Schilder's disease is a rare condition that usually starts in childhood. It's most common in boys between 7 and 12 years old.
It's a problem with the body's myelin.
Myelin is a protective layer that covers most of the nerves in your body. It's like the coating on electric wires. It helps signals move faster around your body, the way electricity flows from a power source. When the myelin is damaged, signals can't move the way they should.
Schilder's disease has several other names. It's also known as:
- Diffuse cerebral sclerosis
- Diffuse cerebral sclerosis of Schilder
- Myelinoclastic diffuse sclerosis
It's not the same as Addison-Schilder disease (adrenoleukodystrophy).
Doctors aren't sure what causes Schilder's disease. Because it usually starts when kids are so young, researchers think there may be a genetic link.
Schilder's disease often happens right after an infectious illness. It might start with an overall feeling of discomfort and fever.
Later, symptoms might include:
- Difficulty with speech
- Personality changes
- Attention issues
- Problems with balance
- Memory issues
- Muscle weakness, particularly on one side of the body
- Issues with hearing and vision
- Slowness of movement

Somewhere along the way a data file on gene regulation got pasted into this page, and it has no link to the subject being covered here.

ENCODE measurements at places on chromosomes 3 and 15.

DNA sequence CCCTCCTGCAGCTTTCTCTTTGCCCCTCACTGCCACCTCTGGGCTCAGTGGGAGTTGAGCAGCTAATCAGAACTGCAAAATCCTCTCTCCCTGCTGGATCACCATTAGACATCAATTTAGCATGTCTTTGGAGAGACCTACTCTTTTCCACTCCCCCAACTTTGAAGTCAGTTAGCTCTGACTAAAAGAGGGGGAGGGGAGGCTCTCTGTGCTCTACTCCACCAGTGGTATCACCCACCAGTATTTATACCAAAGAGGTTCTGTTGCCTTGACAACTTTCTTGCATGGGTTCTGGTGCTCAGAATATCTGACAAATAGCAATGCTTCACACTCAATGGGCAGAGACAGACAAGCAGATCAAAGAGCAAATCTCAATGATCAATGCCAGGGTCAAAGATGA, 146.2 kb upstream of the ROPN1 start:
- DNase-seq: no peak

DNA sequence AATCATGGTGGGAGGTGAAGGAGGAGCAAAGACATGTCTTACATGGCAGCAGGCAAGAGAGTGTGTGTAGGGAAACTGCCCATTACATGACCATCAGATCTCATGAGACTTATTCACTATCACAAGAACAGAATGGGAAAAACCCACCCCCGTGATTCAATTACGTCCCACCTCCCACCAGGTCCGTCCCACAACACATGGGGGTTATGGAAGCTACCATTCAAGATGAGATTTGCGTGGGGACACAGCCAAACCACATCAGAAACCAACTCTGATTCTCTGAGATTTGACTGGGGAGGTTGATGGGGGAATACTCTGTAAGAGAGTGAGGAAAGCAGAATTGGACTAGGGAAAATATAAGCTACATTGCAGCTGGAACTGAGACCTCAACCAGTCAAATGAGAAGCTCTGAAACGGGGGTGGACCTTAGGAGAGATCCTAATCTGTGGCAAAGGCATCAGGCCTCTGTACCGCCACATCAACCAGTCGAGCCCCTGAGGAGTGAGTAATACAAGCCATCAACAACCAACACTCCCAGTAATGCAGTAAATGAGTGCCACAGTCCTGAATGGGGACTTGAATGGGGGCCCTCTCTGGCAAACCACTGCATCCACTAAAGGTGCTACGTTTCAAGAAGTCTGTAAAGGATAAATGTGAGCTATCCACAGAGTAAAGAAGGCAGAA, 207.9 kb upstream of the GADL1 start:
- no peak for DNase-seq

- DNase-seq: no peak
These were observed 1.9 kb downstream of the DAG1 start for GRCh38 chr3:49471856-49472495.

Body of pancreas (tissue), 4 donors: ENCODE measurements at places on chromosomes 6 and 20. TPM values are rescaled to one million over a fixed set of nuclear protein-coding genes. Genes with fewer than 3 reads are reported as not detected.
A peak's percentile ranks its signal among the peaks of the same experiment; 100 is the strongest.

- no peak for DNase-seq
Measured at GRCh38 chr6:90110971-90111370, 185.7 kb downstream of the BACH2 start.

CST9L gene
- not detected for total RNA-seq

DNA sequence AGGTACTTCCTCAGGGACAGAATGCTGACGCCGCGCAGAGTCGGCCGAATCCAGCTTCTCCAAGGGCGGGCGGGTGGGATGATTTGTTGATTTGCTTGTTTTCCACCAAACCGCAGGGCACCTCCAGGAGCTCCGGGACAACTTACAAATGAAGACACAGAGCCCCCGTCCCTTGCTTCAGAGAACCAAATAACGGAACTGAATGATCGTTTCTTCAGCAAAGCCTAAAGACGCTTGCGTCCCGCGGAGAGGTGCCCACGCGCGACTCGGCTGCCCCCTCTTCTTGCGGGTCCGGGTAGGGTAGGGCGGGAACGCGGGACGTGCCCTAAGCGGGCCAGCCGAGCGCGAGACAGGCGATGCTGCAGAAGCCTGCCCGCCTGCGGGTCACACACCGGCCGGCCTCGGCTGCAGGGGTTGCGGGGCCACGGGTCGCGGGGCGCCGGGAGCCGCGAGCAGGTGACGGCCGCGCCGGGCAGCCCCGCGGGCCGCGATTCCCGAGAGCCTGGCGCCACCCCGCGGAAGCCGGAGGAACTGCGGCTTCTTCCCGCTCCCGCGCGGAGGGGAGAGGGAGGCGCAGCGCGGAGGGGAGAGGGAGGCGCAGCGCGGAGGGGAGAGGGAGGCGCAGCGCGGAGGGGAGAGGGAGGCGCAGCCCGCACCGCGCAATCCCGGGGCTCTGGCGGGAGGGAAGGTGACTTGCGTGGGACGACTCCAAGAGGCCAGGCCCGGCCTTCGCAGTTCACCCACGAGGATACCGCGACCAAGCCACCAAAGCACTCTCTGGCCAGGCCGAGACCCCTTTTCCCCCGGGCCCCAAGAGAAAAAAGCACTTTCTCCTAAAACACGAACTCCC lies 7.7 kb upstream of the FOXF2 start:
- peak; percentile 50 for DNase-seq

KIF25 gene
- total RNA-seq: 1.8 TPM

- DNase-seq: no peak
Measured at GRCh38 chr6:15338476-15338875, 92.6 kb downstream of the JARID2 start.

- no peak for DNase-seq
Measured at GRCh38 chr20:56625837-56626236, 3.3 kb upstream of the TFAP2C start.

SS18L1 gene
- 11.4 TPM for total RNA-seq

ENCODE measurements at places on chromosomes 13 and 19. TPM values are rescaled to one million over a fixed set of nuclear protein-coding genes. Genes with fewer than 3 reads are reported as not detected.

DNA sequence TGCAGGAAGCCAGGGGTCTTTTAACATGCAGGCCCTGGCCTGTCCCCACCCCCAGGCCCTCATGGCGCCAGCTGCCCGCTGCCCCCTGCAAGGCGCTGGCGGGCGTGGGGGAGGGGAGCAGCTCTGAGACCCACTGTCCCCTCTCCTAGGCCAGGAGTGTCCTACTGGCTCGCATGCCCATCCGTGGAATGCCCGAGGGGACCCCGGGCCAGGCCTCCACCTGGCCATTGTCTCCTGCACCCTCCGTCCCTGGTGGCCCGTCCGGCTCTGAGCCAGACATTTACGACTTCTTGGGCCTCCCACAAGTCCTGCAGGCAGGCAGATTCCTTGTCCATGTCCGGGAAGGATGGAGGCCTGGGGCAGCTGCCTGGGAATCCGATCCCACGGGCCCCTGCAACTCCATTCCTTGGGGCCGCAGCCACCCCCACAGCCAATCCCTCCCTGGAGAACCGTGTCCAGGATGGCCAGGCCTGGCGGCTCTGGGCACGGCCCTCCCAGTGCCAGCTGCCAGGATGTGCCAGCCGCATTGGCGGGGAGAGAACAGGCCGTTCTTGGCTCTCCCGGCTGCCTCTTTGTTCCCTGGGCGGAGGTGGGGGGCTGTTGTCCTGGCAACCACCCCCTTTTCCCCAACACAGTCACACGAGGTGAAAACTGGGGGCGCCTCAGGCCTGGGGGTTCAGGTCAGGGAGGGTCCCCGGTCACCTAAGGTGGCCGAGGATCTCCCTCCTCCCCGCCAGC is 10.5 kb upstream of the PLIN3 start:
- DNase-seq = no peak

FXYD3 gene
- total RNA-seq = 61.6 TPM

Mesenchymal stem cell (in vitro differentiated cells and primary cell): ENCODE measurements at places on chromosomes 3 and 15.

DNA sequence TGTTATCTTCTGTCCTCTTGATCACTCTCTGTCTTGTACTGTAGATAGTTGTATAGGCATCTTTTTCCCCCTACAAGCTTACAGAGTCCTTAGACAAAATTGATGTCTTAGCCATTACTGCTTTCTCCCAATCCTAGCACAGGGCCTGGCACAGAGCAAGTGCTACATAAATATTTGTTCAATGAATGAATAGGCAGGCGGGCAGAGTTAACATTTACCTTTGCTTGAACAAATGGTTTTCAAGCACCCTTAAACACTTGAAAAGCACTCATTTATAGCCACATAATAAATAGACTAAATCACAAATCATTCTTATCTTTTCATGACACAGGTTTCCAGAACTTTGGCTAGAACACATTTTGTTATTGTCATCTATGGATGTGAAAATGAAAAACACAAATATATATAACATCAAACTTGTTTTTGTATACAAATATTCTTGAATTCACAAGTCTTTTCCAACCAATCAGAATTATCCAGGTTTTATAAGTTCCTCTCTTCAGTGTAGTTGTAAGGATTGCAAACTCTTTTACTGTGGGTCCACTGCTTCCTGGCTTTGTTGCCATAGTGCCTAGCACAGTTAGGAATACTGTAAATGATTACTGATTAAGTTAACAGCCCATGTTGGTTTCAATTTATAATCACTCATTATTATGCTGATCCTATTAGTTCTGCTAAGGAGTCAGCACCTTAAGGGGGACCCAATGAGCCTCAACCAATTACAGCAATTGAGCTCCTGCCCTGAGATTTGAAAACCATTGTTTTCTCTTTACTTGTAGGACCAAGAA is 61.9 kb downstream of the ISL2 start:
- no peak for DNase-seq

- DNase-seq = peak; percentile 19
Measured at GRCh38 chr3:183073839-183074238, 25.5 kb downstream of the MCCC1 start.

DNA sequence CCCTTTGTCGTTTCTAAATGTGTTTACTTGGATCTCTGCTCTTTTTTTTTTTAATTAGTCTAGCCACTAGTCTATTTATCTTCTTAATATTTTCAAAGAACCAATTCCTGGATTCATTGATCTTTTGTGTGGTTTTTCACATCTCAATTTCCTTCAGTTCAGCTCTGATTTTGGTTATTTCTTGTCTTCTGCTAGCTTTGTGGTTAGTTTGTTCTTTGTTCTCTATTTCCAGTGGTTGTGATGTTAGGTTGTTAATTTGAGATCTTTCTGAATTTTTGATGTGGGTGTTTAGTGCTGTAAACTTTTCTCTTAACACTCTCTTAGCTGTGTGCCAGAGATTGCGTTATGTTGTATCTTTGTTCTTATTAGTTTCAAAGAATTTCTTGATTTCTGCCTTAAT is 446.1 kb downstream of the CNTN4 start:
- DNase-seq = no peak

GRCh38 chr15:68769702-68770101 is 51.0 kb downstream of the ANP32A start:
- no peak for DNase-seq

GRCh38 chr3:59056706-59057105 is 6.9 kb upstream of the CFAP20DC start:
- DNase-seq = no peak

As the disease gets worse, symptoms can get more serious. For example:
- Gradual loss of awareness and responsiveness
- Trouble with bowel and bladder control
- Respiration, blood pressure, and heart rate problems
There's no specific test that can tell you if you have Schilder's disease. Your doctor will probably do a physical exam and ask you about your symptoms. You may also have tests done like an MRI and an EEG. With those, doctors hope to rule out other diseases that can cause similar symptoms. They're looking for specific scars on your myelin.
The goal is to ease symptoms and keep your body working as smoothly as possible.
Your doctor may prescribe:
- Beta interferon
- Immunosuppressive drugs
- Occupational therapy
Nutritional support through a dietitian could also be suggested.
There's no cure for Schilder's disease, but people respond differently to treatment. Some folks improve greatly, and the disease can go into remission.